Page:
For a decade, researchers have been studying the concept of colony collapse, after beekeepers in the United States found thousands of hives that had been completely abandoned by bees. So far, studies have pointed to a variety of factors that contribute to this phenomenon, including sub-lethal levels of pesticide ingestion by bees.
“Large-scale losses of honey bee colonies represent a poorly understood problem of global importance,” reads a study published in PNAS in October 2013 that examined neonicotinoids and insect immunity in honey bees. “A stronger impact of pathogens in honey bees exposed to neonicotinoid insecticides has been reported, but the casual link between insecticide exposure and the possible immune alteration of honey bees remains elusive.”
While none of the tested honey samples were found to have levels of pesticides that are known to have “marked detrimental effects” on bees, Mitchell said the presence of these neonicotinoids are a significant cause for concern – even at lower levels.
“These pesticides are so incredibly toxic that they have a considerable effect at concentrations that are barely measurable,” he said. “The contamination confirms the inundation of bees and their environments with these pesticides, despite some recent efforts to decrease their use.”
Colony collapse has not been discovered in Australia to date, but both Europe and North America have been seeing increased rates of bee mortality over the winter. In the United States, a national beekeeping databased recorded that throughout the winter of 2015-16, more than 28 per cent of bee colonies were lost.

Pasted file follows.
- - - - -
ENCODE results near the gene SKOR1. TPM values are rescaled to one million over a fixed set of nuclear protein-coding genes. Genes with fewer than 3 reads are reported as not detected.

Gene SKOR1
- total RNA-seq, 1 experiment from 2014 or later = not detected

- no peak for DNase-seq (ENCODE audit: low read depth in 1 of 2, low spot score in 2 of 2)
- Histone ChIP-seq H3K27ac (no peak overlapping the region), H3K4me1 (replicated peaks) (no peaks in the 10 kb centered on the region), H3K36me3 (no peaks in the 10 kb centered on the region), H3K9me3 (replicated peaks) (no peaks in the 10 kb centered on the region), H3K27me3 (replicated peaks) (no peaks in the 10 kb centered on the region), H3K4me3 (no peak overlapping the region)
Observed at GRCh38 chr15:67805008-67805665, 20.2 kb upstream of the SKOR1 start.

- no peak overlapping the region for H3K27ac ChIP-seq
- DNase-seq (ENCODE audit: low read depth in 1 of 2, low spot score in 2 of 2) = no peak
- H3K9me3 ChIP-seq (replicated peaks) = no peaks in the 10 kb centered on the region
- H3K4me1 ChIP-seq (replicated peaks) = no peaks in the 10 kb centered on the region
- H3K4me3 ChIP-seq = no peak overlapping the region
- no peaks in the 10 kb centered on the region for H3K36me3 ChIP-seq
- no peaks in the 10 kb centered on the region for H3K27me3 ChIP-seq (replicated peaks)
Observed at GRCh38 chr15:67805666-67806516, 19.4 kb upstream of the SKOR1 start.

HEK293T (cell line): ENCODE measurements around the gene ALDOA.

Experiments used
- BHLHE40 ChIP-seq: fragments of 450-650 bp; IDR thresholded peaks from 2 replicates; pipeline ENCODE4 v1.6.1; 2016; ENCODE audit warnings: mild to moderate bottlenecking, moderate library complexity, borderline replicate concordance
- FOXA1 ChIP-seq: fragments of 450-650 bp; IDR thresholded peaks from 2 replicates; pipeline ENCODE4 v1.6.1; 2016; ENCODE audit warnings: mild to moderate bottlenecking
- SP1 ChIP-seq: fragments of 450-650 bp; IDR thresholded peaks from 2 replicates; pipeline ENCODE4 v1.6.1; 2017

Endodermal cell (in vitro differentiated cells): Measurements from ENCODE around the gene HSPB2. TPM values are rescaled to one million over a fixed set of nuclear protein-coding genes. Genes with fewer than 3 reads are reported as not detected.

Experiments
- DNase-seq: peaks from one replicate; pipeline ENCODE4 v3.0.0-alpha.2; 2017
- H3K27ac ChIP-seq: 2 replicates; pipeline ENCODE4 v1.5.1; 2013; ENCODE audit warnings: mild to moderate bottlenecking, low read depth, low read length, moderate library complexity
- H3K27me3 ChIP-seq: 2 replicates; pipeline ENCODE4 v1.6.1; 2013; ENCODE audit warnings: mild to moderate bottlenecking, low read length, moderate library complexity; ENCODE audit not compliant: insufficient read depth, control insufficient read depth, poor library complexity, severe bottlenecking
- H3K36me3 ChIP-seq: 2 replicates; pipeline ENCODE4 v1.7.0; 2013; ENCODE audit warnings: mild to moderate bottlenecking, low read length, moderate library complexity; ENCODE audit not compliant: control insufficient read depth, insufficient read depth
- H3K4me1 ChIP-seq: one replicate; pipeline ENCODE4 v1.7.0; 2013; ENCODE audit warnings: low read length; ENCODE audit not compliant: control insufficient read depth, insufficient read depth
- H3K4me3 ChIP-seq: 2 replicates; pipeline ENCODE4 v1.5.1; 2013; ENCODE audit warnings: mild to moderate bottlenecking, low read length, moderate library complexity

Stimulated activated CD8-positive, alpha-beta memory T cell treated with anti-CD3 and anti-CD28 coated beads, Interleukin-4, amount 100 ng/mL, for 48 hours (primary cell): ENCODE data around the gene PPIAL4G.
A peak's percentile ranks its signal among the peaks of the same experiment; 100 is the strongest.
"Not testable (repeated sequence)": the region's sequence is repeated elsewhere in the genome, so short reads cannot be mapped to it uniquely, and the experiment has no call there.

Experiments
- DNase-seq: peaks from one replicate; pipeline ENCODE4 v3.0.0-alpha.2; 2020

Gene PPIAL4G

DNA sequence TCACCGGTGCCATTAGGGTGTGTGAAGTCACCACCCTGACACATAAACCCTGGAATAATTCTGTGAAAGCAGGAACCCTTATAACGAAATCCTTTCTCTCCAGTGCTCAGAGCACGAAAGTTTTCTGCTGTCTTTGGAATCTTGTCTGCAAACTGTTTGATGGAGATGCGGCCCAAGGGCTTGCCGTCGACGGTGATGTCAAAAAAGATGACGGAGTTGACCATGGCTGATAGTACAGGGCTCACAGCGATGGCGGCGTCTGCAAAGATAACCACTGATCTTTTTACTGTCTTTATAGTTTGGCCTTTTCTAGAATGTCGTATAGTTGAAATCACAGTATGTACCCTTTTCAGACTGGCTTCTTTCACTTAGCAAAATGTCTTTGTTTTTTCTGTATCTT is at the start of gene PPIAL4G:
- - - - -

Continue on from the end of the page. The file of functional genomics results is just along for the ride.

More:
“Given the increasing use of neonicotinoid pesticides in the different regions of the world, despite partial bans such as the one implemented in the EU, it is reasonable to expect contamination to have increased over time,” the study states. “Total bans, such as the one soon to be implemented in France, may reverse this trend in the future.”
In 2016, France passed a law that will see the banning of all neonicotinoids by the year 2018.
The debate regarding neonicotinoids has primarily focused on bees and pollinators, but a study published in Frontiers in November 2016 examined the impacts and potential threats of these pesticides on aquatic environments.
“There is urgency in assessing the advantages and disadvantages of the widespread use of this class of insecticides, so as not to repeat the mistakes of the past,” the study states.
The findings were determined to be “of concern.” While a minimal number of aquatic species are impacted in areas with urban runoff, up to 40 per cent of local species were discovered to be “seriously affected” by runoff coming from agricultural lands. In the Sydney basin, 14 per cent of species are being affected in streams that receive water from turf farms.
Residues of neonicotinoids in soil have increased over the years, especially in countries where there is an extensive history of using seeds treated with the chemical imidacloprid.